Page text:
Léger Marketing has released a new poll this morning, taken between September 22 and September 25 and involving 3,602 interviews. So, it's a pretty big poll, the biggest we've seen in a little while.
The national result:
Conservatives - 36%
Liberals - 30%
New Democrats - 17%
Bloc Quebecois - 8%
Greens - 8%
This just further confirms the findings of EKOS and Angus-Reid, though shows that the NDP are probably not in as bad a spot as EKOS had them.
In British Columbia, the Tories lead with 39% followed by the Liberals at 26% and the NDP at 21%. The Greens are at 13%. The Conservative result is slightly better than what we've been seeing lately, as is the Liberal result. At 21%, the NDP would be disappointed.
In Alberta, the Conservatives are way ahead at 68% with the Liberals at 14% and the NDP at 9%. The Prairies also show a big Tory lead, 51% to the Liberal 23% and NDP 17%. Nothing out of the ordinary, but the NDP needs to do better in the Prairies.
In Ontario, the lead isn't as massive as we've seen from Angus-Reid. The Conservatives lead with 40%. The Liberals are at 34% and the NDP at 17% - a good number for them, but a bad one for the Liberals. This is 2008 all over again.
In Quebec, the Bloc polled a weak 33%, while the Liberals were at 30% and the Conservatives at 17%. The NDP, at 14%, is doing well. The Bloc still takes the bulk of the seats, however, because of how the vote breaks down in the province.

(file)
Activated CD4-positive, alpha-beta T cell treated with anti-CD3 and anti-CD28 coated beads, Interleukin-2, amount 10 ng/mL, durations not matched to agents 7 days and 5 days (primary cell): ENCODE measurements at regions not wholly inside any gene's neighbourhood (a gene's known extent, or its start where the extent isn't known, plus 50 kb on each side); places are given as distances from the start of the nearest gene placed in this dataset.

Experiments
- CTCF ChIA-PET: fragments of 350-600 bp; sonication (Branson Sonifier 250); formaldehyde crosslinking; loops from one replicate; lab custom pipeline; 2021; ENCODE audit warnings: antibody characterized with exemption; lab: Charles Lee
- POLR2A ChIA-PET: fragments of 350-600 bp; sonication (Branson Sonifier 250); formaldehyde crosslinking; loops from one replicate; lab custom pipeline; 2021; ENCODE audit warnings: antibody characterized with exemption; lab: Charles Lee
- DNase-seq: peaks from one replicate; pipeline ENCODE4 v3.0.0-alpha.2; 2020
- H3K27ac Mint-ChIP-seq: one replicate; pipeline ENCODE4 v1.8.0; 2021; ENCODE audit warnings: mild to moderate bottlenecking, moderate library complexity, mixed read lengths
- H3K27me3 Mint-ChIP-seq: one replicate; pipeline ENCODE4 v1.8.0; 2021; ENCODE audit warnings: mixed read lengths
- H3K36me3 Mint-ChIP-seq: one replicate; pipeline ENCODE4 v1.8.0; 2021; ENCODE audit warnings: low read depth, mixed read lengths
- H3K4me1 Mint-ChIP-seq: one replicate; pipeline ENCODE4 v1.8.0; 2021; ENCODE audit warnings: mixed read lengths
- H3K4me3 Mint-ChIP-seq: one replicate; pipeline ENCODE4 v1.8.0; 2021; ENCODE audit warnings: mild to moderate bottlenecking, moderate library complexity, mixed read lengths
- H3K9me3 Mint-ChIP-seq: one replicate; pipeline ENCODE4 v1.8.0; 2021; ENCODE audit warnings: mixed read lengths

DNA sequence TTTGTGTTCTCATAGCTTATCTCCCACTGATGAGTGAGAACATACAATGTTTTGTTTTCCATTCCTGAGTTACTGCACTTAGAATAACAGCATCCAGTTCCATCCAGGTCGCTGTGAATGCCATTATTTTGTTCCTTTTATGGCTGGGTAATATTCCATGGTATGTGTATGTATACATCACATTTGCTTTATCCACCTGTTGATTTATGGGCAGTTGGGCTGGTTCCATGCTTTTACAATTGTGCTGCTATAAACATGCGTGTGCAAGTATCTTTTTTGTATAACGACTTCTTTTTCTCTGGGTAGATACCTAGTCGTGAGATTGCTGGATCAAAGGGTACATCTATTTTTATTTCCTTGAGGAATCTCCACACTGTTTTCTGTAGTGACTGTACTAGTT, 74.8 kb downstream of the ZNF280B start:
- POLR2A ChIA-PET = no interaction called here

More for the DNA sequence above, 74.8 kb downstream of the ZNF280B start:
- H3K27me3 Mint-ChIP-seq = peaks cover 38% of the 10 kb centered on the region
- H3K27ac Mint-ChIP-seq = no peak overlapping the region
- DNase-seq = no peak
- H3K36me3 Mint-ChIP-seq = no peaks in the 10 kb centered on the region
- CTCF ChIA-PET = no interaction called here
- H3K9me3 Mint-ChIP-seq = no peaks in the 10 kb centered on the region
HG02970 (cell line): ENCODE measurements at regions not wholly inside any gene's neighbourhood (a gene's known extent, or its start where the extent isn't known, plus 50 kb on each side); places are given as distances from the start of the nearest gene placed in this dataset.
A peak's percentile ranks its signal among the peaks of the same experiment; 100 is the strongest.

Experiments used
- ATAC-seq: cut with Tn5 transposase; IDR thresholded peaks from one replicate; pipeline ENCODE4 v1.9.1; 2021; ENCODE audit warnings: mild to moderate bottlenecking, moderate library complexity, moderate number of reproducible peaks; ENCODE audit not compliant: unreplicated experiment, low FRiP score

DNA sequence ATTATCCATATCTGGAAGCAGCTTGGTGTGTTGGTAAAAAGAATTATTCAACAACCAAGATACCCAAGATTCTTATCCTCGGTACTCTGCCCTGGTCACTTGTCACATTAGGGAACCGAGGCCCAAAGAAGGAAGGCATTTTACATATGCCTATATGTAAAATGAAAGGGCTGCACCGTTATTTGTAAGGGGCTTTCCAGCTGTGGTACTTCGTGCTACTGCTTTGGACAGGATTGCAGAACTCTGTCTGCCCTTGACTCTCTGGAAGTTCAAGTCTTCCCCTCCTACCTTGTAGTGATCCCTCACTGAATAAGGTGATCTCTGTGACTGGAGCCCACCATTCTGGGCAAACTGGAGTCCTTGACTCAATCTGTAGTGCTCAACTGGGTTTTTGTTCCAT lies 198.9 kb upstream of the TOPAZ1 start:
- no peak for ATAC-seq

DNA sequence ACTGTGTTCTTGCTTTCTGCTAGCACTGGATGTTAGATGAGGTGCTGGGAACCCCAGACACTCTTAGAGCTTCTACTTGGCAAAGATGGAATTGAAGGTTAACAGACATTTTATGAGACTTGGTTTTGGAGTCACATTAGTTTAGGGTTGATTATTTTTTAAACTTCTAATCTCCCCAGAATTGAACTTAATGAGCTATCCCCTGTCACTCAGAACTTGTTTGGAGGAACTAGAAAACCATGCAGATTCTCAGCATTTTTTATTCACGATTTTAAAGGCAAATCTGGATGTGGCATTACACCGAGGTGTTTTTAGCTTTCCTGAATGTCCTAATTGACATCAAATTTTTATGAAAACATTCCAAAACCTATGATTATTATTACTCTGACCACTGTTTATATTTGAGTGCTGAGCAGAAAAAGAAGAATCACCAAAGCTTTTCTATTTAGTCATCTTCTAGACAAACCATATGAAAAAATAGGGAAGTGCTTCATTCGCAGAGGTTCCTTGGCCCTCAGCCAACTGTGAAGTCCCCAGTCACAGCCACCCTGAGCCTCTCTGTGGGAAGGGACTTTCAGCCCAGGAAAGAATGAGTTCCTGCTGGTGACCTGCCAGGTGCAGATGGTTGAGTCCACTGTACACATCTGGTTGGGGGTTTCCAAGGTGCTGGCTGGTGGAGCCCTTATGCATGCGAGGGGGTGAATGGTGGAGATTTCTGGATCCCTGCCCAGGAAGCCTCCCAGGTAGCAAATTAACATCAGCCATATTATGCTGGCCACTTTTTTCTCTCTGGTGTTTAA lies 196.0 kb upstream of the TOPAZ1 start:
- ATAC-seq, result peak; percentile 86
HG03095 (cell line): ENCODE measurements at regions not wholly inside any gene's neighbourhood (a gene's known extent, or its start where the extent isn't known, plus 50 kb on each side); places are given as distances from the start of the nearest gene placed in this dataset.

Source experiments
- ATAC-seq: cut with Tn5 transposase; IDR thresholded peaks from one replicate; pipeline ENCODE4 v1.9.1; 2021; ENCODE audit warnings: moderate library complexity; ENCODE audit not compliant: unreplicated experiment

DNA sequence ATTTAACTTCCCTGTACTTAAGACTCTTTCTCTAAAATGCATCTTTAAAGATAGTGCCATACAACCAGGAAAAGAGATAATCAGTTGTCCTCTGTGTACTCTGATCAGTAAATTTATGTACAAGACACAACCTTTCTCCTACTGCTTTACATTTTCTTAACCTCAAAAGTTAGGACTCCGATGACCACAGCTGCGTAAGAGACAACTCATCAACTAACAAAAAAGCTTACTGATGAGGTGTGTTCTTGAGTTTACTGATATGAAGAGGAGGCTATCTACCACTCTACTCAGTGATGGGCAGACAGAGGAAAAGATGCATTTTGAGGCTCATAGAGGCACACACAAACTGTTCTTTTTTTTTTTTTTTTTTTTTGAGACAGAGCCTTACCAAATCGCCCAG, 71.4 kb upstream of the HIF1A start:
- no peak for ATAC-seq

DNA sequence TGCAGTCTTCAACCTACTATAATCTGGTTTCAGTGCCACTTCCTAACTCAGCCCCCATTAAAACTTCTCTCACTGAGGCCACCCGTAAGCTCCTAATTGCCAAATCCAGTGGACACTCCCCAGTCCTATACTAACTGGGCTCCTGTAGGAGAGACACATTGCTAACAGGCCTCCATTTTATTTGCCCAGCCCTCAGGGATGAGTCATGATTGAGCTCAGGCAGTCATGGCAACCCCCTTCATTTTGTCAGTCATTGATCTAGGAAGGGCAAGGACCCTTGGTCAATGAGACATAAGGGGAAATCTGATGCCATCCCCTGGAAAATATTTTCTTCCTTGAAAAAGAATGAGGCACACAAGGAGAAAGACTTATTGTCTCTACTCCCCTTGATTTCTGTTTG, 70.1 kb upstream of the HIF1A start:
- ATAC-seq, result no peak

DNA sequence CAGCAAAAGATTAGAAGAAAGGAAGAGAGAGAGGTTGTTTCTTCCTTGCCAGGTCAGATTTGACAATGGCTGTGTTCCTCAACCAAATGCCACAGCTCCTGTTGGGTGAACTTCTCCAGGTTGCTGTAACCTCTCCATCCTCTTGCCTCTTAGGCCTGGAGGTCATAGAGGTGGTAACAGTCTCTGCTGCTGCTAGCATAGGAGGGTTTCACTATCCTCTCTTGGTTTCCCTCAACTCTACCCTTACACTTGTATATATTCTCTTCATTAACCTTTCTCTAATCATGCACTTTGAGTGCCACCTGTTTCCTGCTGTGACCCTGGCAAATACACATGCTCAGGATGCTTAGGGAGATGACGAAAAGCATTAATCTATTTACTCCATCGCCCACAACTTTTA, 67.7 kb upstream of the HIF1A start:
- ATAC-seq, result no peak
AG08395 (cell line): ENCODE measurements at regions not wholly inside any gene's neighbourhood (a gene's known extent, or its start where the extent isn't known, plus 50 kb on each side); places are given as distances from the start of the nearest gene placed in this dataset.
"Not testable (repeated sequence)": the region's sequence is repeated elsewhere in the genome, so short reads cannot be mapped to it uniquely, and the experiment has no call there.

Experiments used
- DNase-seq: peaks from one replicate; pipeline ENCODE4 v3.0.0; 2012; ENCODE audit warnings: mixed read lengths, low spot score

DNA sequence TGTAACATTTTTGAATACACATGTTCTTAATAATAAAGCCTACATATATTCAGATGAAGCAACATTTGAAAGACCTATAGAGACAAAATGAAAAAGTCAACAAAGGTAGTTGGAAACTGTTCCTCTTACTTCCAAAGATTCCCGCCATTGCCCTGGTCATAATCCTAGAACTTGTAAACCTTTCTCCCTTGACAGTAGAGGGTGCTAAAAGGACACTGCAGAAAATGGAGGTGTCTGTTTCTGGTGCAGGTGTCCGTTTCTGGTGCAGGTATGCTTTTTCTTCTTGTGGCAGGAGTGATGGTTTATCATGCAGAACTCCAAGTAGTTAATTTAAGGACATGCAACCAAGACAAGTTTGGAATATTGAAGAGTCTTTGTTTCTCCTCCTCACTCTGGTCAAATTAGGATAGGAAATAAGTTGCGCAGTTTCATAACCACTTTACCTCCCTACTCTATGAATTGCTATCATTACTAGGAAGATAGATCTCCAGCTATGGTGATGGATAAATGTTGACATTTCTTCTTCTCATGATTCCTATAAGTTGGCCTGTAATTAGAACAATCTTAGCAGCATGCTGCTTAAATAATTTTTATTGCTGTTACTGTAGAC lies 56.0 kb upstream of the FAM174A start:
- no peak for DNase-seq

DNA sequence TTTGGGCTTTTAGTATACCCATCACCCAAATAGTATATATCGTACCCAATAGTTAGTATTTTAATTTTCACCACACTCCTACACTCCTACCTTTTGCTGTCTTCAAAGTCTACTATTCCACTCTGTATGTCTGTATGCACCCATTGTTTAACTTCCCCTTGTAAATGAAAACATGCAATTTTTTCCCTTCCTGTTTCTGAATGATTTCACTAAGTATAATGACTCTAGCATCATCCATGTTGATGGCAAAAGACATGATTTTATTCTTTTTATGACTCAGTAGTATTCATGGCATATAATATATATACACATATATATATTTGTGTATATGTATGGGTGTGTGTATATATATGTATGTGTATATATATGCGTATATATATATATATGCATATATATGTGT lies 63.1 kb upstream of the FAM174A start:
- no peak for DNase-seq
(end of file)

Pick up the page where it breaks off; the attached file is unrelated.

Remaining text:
In Atlantic Canada, the Liberals lead with 39% followed by the NDP at 27% and the Tories at 24%.
This poll would result in the following seat totals:
Conservatives - 139
Liberals - 96
Bloc Quebecois - 46
New Democrats - 27
Far from majority territory, but still outside of the combined totals of the Liberals and the NDP.
The poll also had some other topics. Stephen Harper is the best Prime Minister for 32%, while Michael Ignatieff is the choice of 21% and Jack Layton 18%. That bumps up this site's "Best PM" track by two points for Harper (now at 32%), one point for Ignatieff (now at 20%), and two points for Layton (now at 14%). In the battleground provinces, the result was 30-22-18 in British Columbia and 36-20-16 in Ontario. But in Quebec, Layton was first with 26%, followed by Ignatieff at 25% and Harper at 19%. But to paraphrase (and tweak) Chantal Hébert in the Toronto Star today, just because Quebecers like Layton as Prime Minister doesn't mean they'll leave the Bloc.
As to who is most trusted, Harper is at 29%, Layton at 17%, and Ignatieff at a troubling 14%. For who would be best to lead the country through and out of the recession, Harper is at 36%, Ignatieff at 22%, and Layton at 13%. Harper and Layton tend to poll around their party's national numbers, but Ignatieff seems to be much less popular than the Liberal brand.
42% of Canadians think the government should change compared to 46% who think it should not. Minority governments are a net negative for 45% of Canadians, while 38% think they are positive.
On the Afghanistan mission, 12% want to stay and fight, 45% want to stay in a non-combat role (humanitarian and training), and 37% just want to leave entirely. Staying was the preferred option of 19% of Albertans while only 6% of Quebecers agreed. Staying in a non-combat role was the preferred choice of 53% of Atlantic Canadians, while 39% of Quebecers agreed. And 52% of Quebecers want to leave now, compared to only 26% of Albertans.
Some interesting polling data overall, but nothing surprising.